At the time of writing this book, there is already a fair amount of capabilities for building some highly available application solutions using Linux on the mainframe. This chapter has laid out some of the key areas where implementation is both feasible and cost-effective. In the dynamic world of Linux on the mainframe, there is still much going on.
The Open Source community has two major projects dedicated to high availability. This chapter has already discussed the LVS approach from the Linux Virtual Server project. The other key project is the High-Availability Linux project that is building key infrastructure for peer cluster environments. IBM, through its Linux Technology Center, is a very active participant in this latter project, as are some other companies.
The area of high availability has attracted significant attention from both small and large companies, as you can easily see from a Web search such as: Linux + "high availability." Each of the major Linux distributors is also addressing aspects of high availability as part of its mainframe offering.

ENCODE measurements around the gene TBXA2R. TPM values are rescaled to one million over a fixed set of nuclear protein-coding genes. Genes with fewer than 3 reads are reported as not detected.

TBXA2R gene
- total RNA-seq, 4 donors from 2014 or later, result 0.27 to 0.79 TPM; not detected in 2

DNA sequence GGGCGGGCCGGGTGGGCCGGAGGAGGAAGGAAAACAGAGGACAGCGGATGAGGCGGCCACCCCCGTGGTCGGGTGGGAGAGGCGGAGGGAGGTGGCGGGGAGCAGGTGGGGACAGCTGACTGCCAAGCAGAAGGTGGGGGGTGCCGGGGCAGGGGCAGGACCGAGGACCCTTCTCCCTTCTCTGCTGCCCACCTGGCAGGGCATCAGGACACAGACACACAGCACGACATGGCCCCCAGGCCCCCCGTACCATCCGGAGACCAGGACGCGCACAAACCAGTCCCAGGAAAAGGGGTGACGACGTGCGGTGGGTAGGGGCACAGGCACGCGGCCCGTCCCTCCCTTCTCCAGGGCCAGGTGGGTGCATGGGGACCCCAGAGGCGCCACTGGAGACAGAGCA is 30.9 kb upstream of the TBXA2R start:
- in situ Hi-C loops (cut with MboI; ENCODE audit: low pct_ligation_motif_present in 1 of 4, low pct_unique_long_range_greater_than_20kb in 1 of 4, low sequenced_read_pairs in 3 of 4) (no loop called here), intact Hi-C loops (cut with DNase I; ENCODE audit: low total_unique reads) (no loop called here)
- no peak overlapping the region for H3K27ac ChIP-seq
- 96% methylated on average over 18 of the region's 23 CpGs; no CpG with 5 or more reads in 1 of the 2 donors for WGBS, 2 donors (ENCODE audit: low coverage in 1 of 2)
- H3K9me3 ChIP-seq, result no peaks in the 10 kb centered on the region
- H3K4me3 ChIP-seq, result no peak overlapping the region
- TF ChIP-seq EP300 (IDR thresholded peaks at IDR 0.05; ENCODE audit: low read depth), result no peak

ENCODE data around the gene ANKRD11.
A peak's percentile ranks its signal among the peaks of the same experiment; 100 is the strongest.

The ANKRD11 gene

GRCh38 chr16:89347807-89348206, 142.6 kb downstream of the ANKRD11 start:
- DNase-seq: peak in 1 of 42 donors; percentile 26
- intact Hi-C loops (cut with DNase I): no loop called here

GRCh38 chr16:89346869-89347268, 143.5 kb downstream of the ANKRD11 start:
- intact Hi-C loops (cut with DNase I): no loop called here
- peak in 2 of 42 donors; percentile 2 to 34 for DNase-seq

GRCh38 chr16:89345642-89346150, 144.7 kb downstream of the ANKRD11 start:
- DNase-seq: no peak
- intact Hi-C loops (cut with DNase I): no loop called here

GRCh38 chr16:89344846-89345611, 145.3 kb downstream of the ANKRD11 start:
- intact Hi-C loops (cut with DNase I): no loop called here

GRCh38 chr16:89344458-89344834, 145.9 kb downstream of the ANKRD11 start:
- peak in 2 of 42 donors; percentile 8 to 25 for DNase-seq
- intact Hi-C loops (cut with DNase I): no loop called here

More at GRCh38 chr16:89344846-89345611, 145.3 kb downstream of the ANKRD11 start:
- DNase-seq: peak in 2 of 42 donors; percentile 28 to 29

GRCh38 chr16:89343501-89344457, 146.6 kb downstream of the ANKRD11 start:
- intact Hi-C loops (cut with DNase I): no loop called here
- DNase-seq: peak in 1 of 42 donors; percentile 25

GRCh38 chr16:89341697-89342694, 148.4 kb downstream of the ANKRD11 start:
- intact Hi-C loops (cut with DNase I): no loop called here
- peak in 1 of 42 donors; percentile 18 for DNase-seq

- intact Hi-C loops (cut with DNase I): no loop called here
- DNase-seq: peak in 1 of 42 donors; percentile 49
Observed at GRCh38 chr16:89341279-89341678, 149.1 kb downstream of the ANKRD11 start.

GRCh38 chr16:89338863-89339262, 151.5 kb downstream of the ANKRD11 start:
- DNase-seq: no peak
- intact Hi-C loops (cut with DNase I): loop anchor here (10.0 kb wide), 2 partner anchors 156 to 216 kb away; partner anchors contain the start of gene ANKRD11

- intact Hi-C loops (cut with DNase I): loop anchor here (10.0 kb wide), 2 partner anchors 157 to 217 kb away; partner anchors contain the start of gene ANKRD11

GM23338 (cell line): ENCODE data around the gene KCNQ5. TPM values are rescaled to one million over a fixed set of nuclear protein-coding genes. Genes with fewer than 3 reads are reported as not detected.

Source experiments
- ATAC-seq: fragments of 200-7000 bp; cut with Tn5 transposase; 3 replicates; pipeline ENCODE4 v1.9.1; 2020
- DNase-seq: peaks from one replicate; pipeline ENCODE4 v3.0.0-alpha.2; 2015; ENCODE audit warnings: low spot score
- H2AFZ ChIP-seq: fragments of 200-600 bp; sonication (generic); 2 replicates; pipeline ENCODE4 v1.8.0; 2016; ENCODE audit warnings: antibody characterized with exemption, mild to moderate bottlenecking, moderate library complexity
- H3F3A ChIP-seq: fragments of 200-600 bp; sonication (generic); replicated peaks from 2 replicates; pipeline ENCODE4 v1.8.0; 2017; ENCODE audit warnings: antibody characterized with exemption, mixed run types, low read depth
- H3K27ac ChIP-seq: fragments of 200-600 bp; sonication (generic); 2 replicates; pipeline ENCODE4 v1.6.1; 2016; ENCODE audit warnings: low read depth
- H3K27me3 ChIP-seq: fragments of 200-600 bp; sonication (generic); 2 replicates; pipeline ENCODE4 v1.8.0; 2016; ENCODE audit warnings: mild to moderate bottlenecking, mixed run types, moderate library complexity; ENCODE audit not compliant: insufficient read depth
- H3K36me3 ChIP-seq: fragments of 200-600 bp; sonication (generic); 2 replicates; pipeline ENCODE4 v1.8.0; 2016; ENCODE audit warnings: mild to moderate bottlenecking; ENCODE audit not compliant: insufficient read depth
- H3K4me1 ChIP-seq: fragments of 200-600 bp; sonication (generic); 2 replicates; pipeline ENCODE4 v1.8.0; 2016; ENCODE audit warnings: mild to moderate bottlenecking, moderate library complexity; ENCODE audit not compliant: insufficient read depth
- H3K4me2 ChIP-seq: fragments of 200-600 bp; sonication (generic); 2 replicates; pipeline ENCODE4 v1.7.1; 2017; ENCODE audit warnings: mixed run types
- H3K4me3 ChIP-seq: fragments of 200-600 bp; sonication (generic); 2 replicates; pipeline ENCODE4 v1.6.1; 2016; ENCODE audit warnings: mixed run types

The IBM Tivoli System Automation (ITSA) for Linux provides the high-level tools that make it much easier to build high-availability clusters from Linux images. These tools are particularly helpful for a cluster built on z/VM virtualization. ITSA for Linux uses the abstractions of: resource types, resource managers, grouping services, and automation policies. There is one resource manager for one or more resource types. Resource types are, for example, network adapters or file systems and disks. ITSA for Linux monitors changes to the resources contained in resource groups, and provides complex proactive and reactive management beyond simple failover capabilities. It moves beyond simple scripts to create policies that can be implemented throughout a cluster. These policies can be used to implement processes in which complex environments are described and automated.